A Day in the Life of a Mascot

RENO, NV – Mascots have been entertaining collegiate sports fans for a long time. But who are the people inside those suits? Luiza Vieira has the story.

At a recent football game at Mackay Stadium in Reno, Luna, a female wolf mascot of the University of Nevada Wolf Pack, shakes her pink pompoms and dances with the crowd.

I wanted to know more about the day in the life of a mascot, so I followed Bean, a 20 year old sophomore, who shared some of the struggles mascots have to go through to represent their school.

“I already have a hair in my eye” – said Bean.

There is Luna #1, Bean, and Luna #2 in the dressing room before the Saturday game. They alternate who is the mascot and who helps the other.

Impersonating the Mascot

Luna#2 wants to only be identified by her first name Katrina. When you’re Luna, she says you always have to act like a wolf. You can’t talk, you can’t show any part of your skin and, if you have an itch, you can’t always scratch it.

“If you were able to stick your hand up inside your skull to like move something around, wouldn’t that be weird?” said Katrina. “It is essentially the same thing.”

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Alfie Jr., the male Nevada mascot, interacting with students during a recent football game at Mackay Stadium. Photo credit: Luiza Vieira

Relationship between Mascots and Fans

No matter if the team is losing or winning, fans are always interacting with the mascots, even giving them tips to do their job better.

“You got a bow tie, you look good.” said Paul . “Just don’t slouch your back that’s the most unattractive thing a female can do. Good, keep your posture, Yes, yes, straight it out.”

Most fans are just excited to take pictures and selfies with the Wolfpack mascots.

“Can we take a picture with you?” – said Wolfpack fan 2.

Interactions are not always positive, especially when fans drink. For this reason, the helper, known as the handler, work as a guide to prevent mascots from tripping and also works as a body guard to protect the one in the mascot suit from drunk fans.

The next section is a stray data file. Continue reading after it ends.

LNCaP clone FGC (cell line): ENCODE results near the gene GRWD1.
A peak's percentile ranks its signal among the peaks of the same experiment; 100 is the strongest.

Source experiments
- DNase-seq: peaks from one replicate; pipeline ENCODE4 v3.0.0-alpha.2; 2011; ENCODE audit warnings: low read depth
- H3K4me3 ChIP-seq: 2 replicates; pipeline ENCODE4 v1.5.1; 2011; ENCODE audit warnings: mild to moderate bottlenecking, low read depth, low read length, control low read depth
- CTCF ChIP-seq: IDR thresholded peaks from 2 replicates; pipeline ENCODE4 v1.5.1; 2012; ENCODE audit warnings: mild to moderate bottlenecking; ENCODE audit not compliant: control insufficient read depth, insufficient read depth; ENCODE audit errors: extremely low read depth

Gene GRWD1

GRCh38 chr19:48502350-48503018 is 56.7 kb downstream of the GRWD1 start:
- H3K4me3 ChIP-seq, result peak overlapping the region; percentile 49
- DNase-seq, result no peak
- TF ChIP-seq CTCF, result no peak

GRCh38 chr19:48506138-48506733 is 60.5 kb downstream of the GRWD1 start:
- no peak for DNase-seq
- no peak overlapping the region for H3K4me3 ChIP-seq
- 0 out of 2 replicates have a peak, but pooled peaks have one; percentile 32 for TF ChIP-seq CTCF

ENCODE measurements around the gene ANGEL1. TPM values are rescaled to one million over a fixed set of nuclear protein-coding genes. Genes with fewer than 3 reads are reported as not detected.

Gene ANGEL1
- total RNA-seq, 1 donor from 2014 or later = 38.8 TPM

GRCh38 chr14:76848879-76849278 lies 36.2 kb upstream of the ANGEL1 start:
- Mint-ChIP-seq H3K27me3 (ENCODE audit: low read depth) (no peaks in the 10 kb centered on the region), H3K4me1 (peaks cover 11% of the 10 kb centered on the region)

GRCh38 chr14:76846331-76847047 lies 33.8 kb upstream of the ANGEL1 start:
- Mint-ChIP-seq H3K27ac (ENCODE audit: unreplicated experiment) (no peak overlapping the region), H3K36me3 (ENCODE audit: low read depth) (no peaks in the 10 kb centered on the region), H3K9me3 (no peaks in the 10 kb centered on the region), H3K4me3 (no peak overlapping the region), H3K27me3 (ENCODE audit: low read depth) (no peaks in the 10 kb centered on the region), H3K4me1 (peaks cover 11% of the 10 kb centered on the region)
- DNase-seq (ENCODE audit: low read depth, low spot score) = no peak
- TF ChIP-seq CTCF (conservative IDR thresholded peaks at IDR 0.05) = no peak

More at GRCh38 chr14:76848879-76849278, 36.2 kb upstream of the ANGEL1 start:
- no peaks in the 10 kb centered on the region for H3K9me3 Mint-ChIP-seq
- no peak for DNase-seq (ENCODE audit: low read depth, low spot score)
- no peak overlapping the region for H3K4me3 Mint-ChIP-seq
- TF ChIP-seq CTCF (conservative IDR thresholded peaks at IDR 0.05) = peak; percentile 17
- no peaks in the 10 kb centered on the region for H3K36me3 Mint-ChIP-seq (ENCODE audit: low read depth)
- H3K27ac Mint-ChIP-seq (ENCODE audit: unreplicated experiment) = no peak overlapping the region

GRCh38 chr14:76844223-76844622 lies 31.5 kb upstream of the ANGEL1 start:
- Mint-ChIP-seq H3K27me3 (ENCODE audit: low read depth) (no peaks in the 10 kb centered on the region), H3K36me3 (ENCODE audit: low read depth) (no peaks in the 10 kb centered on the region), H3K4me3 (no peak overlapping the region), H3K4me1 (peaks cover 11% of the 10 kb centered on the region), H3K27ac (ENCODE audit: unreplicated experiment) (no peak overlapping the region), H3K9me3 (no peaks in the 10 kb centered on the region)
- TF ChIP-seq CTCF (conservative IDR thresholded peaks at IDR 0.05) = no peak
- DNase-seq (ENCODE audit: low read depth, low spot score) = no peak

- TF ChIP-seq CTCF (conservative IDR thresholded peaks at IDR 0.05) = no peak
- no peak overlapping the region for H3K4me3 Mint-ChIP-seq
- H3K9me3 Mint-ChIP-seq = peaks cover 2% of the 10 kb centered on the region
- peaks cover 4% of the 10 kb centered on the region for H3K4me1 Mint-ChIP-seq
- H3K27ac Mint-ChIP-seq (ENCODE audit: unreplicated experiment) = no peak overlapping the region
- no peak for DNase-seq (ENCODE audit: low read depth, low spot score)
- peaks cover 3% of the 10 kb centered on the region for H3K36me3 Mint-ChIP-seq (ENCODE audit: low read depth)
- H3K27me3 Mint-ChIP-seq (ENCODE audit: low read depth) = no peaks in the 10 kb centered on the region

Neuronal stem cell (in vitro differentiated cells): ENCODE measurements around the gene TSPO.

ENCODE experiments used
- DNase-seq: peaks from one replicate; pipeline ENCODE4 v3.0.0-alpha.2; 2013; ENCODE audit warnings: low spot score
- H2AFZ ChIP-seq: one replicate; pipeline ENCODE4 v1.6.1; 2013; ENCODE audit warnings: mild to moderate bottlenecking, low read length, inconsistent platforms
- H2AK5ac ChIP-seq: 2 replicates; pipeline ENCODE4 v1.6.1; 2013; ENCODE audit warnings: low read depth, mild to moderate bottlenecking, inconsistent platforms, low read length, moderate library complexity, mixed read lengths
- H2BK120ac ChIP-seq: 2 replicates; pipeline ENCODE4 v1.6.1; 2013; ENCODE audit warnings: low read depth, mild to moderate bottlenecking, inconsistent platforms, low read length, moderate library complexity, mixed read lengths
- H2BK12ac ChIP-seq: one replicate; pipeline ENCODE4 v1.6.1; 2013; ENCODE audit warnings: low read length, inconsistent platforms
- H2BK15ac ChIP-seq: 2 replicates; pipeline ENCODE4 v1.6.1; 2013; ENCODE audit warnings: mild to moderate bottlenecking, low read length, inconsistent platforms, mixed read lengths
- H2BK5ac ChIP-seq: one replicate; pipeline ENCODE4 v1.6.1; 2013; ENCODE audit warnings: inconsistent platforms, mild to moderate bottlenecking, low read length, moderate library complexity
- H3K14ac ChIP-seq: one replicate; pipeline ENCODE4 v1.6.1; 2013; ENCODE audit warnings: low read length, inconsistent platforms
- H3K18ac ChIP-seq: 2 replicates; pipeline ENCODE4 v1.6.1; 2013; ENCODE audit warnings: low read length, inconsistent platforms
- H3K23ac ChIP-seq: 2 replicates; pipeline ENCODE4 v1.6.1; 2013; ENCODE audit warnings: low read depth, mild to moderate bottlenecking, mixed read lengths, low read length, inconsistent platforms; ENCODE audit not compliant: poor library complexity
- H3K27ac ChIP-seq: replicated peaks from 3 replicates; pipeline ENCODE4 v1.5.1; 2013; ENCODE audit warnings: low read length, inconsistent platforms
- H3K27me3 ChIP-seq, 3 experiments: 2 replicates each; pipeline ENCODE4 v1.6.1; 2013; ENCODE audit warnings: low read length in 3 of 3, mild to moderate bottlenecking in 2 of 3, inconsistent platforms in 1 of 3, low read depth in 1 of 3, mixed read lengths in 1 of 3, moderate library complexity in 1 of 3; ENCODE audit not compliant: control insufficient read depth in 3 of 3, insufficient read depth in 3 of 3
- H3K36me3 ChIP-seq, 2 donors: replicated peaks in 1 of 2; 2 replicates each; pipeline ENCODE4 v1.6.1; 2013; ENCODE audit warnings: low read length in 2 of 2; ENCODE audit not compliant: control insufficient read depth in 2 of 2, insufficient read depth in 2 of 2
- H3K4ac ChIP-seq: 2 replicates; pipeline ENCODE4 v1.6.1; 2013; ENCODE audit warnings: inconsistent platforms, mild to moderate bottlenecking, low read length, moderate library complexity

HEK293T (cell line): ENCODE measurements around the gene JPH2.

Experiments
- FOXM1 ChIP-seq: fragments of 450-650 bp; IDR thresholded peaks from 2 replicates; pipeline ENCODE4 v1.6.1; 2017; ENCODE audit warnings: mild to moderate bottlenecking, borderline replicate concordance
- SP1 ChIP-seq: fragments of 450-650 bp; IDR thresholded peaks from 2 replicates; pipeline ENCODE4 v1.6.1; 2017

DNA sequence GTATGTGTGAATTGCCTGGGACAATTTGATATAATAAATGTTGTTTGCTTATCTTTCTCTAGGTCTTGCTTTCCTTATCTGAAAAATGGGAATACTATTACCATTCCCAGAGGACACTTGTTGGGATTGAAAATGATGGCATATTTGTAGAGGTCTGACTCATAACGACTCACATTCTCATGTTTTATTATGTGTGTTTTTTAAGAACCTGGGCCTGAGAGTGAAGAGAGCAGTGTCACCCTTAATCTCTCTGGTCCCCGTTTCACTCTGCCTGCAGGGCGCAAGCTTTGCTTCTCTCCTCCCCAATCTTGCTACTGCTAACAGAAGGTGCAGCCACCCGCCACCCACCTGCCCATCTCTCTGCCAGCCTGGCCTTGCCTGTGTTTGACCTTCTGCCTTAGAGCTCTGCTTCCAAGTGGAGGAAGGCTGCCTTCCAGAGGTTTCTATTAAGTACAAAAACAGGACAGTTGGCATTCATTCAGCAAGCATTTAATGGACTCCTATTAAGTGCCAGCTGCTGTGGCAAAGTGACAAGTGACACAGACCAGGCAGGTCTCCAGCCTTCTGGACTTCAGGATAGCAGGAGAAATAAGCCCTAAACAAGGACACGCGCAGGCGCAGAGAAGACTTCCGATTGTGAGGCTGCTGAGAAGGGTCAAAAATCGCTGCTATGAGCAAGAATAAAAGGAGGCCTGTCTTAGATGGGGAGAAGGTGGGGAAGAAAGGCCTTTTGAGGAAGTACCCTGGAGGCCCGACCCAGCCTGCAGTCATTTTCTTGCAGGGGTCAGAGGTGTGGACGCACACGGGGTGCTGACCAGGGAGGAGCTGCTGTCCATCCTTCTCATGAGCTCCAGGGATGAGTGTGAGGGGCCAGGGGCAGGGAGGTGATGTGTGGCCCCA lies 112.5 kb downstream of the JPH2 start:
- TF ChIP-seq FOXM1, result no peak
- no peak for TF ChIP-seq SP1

Bean has stories about this as well.

“Some drunk guy came up completely obliterated and was just like ‘I like the way your parted your hair today Luna blah blah blah,'” said Bean. “He start jokingly making out with her but I had to pull him away like, it is not okay.”

Switching Suits with Substitute Mascost

After two hours being inside the suit and running around, Luna#1, Bean, goes back to the dressing room to switch suits with Luna #2. Bean says it can get very hot inside the mascot suits when they start running around.

“I was easing for air after the half time show.” – said Bean.

When asked what is the first part Bean takes off after a day of work she replies without hesitating.

“The head, definitely the head.” – said Bean

The Wolfpack Mascot Suit

The wolf head is made of three layers. The first one is a helmet to protect mascots from getting injured. The second is a spongy material that goes around the helmet. And finally, the furry wolf head goes around the sponge. Alfie the male Nevada mascot, invited me to try out his suit.

“Look at that, rocking Alfie already.” – said Nevada Wolfpack mascot, Alfie Jr.

“I can’t see anything though. Really? You have to look out the nose? Why?” – I said.

“Doesn’t one of the old Wolfie’s suit has eyes that work?” – said Nevada Wolfpack mascot, Wolfie.

“This is kinda heavy.” – I said.